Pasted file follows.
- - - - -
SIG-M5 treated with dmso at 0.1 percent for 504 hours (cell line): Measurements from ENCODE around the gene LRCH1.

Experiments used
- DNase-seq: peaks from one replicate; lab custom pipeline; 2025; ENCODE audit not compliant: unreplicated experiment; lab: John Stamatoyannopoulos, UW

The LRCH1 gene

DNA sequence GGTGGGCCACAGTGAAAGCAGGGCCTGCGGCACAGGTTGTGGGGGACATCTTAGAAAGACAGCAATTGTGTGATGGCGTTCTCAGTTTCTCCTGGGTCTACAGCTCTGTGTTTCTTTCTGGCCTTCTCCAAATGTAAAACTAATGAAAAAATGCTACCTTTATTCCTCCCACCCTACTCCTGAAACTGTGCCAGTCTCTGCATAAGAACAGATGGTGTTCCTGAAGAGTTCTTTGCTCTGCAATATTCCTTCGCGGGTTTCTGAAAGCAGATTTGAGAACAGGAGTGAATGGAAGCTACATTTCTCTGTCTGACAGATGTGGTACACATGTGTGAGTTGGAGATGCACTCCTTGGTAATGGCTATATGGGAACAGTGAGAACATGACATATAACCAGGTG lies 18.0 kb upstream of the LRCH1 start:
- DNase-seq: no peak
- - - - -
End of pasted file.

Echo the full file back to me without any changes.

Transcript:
SIG-M5 treated with dmso at 0.1 percent for 504 hours (cell line): Measurements from ENCODE around the gene LRCH1.

Experiments used
- DNase-seq: peaks from one replicate; lab custom pipeline; 2025; ENCODE audit not compliant: unreplicated experiment; lab: John Stamatoyannopoulos, UW

The LRCH1 gene

DNA sequence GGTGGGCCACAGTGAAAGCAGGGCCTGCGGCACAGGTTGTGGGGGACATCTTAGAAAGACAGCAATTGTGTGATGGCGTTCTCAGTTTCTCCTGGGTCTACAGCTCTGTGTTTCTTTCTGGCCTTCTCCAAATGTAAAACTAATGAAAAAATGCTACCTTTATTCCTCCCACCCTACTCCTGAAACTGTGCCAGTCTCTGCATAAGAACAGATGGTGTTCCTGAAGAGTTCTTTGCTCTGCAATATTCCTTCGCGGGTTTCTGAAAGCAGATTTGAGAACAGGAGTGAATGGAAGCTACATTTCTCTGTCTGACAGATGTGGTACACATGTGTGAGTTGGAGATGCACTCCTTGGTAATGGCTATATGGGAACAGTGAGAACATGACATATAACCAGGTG lies 18.0 kb upstream of the LRCH1 start:
- DNase-seq: no peak